Completed IFIS Importer declarations are valid for one year from the date it is signed by the importer.

Giving false or misleading information in an importer declaration is a serious offence. The department expects that importers maintain records of the information used to complete an IFIS Importer declaration. The department may require importers to present this information upon request when conducting compliance or verification activities.

Exemptions from the Minimum documentary and import declaration requirements policy

The following exemptions from the Minimum documentary and import declaration requirements policy apply to IFIS importer declarations:

  • IFIS Importer declarations do not require consignment-specific links
  • IFIS Importer declarations have a prescribed format and cannot be provided on a company letterhead.

Note: Exemptions from the Minimum documentary and import declaration requirements policy will be included in the policy following its next review. The next policy review is anticipated to commence in mid-2019.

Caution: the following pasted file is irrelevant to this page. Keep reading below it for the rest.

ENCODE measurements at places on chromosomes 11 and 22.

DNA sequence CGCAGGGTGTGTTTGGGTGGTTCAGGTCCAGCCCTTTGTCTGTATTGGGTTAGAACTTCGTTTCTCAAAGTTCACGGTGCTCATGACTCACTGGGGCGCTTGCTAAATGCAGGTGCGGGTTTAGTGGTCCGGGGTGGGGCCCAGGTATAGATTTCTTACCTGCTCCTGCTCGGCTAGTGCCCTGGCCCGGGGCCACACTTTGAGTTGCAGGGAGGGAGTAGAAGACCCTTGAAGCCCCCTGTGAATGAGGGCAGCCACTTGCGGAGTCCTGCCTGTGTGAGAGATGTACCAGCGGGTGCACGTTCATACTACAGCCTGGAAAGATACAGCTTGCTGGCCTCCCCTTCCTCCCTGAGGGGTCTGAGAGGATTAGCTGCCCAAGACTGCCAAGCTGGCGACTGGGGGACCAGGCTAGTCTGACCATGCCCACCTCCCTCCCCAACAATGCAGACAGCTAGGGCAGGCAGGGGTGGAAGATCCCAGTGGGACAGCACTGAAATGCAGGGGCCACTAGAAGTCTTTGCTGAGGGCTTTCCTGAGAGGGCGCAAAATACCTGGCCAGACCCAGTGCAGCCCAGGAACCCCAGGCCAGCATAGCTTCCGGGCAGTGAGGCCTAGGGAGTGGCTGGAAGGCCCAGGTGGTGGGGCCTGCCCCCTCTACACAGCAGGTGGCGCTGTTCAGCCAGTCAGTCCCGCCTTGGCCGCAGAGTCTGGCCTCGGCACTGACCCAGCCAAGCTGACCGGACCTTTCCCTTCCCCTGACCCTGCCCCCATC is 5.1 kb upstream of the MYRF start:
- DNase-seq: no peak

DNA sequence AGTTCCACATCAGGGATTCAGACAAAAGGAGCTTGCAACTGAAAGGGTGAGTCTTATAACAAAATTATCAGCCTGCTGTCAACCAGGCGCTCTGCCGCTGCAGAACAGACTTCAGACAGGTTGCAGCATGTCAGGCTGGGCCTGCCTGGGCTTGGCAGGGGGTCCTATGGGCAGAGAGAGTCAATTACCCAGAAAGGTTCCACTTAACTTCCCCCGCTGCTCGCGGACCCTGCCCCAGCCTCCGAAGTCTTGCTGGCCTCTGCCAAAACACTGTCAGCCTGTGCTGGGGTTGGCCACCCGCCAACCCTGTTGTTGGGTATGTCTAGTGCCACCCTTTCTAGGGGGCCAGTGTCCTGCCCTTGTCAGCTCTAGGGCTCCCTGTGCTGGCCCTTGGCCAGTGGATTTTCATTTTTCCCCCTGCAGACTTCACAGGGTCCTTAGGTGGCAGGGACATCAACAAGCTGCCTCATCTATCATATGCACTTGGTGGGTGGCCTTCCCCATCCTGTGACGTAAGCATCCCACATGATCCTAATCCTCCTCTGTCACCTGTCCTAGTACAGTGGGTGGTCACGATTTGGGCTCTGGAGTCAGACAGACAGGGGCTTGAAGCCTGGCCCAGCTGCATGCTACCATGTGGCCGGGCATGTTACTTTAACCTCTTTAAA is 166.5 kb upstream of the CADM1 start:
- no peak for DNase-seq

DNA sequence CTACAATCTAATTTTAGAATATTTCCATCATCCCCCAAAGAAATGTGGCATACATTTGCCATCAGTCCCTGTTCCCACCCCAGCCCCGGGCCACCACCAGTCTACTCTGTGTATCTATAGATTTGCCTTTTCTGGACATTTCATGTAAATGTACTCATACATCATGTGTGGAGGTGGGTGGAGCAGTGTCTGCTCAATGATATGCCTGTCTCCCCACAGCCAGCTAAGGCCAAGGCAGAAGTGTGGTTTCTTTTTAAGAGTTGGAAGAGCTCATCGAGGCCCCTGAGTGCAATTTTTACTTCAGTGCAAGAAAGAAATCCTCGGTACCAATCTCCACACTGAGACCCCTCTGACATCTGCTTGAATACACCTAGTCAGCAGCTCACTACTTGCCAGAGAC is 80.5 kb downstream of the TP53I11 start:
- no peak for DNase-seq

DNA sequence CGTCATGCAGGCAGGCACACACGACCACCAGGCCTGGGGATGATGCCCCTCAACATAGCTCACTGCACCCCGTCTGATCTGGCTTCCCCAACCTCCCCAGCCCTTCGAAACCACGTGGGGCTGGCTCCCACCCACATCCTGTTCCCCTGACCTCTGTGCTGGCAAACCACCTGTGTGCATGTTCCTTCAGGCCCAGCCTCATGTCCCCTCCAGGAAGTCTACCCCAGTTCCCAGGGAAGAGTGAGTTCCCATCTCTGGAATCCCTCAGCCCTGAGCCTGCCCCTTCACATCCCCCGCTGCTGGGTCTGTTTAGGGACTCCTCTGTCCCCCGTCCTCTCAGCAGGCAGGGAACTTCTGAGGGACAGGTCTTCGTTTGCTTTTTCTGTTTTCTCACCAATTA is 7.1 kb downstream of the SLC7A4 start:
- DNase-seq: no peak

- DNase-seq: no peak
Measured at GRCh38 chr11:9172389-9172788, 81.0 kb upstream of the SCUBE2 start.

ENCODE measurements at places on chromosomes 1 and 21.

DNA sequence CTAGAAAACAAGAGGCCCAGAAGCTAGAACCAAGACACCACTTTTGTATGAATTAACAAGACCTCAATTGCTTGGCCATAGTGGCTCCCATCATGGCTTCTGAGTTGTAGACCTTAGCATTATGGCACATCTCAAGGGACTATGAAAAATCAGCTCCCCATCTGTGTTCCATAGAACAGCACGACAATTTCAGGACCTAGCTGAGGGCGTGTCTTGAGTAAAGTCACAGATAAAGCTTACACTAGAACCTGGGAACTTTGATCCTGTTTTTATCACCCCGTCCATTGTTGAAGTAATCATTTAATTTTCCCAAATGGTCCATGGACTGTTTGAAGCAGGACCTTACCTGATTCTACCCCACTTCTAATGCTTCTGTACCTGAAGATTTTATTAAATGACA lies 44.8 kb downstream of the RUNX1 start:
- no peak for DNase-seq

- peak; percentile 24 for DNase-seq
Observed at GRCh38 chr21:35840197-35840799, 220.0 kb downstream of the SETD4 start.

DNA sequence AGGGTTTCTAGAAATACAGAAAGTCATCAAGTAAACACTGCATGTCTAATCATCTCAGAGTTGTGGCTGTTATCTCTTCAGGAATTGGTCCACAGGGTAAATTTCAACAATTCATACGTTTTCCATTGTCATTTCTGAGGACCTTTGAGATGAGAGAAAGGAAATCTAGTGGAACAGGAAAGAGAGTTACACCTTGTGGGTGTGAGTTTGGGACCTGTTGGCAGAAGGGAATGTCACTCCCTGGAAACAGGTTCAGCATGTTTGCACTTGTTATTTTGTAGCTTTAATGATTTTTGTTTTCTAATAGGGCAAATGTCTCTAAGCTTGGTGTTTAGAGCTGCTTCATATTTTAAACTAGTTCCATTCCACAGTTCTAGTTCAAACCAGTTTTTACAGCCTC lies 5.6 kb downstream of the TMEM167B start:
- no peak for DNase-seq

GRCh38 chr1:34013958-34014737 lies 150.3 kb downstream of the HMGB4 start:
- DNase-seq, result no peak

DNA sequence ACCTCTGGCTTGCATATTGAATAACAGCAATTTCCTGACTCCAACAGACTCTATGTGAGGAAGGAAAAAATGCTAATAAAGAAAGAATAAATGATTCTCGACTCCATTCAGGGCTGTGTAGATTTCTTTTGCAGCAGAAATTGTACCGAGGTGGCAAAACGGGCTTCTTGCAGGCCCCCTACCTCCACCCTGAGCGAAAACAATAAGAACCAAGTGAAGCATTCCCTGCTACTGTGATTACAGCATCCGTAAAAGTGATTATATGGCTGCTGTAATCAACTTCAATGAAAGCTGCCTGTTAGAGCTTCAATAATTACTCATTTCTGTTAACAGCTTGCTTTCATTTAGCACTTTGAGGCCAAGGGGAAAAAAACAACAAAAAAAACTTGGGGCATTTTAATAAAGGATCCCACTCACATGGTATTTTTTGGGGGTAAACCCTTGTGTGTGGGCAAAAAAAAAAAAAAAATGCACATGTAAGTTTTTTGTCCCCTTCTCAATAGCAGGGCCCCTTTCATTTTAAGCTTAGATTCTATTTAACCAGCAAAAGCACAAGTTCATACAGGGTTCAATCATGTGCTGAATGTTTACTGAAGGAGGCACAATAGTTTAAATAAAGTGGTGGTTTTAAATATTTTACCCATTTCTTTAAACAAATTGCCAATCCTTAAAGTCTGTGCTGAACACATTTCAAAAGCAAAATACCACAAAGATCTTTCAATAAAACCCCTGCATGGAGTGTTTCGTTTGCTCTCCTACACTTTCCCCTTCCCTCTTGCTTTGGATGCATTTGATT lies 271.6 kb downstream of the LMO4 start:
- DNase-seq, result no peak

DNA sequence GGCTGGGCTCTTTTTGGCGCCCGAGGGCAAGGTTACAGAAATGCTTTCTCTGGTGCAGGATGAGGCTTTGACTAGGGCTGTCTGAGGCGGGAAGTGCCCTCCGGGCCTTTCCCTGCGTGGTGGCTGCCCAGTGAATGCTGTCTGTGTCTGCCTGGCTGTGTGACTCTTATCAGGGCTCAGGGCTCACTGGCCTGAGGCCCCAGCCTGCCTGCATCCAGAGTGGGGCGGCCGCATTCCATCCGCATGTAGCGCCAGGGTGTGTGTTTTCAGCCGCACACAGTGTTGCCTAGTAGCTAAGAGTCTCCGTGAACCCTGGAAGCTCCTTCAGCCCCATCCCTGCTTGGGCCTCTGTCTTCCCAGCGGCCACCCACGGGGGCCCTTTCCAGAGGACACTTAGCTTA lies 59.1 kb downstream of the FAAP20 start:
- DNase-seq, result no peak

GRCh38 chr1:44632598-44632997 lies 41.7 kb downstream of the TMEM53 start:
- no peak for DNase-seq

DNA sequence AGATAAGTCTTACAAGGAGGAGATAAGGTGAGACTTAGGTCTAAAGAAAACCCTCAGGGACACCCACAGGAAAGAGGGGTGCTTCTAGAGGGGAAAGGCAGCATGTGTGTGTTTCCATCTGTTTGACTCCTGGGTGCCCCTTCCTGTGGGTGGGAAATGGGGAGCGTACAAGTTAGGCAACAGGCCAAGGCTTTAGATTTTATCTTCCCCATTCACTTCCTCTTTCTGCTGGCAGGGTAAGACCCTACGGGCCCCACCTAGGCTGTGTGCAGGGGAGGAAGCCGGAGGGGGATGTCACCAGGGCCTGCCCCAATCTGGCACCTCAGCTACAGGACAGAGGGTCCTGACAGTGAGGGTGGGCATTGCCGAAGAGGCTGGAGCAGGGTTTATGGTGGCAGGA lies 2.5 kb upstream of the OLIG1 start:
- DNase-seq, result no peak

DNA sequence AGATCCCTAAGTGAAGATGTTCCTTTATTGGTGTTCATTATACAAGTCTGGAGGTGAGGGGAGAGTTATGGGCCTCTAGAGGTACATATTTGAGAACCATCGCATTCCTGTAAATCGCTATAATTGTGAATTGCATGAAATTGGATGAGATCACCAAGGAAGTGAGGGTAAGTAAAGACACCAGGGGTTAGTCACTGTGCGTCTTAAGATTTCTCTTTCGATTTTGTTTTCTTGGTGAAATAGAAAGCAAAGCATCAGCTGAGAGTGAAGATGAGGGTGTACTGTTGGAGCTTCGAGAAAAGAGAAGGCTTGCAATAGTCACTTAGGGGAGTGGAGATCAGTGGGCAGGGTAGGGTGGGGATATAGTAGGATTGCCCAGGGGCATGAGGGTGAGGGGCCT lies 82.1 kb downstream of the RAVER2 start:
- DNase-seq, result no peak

How to lodge an IFIS Importer declaration

The completed IFIS Importer declaration must be lodged with the related import documents in the Cargo Online Lodgement System (COLS) when the importer or their agent declares they have completed an importer declaration.

It is the broker’s responsibility to lodge an IFIS Importer declaration for each consignment where it is to be considered. Where the declaration has not been submitted or is incomplete , the goods may not be permitted or may be subject to more stringent analytical testing.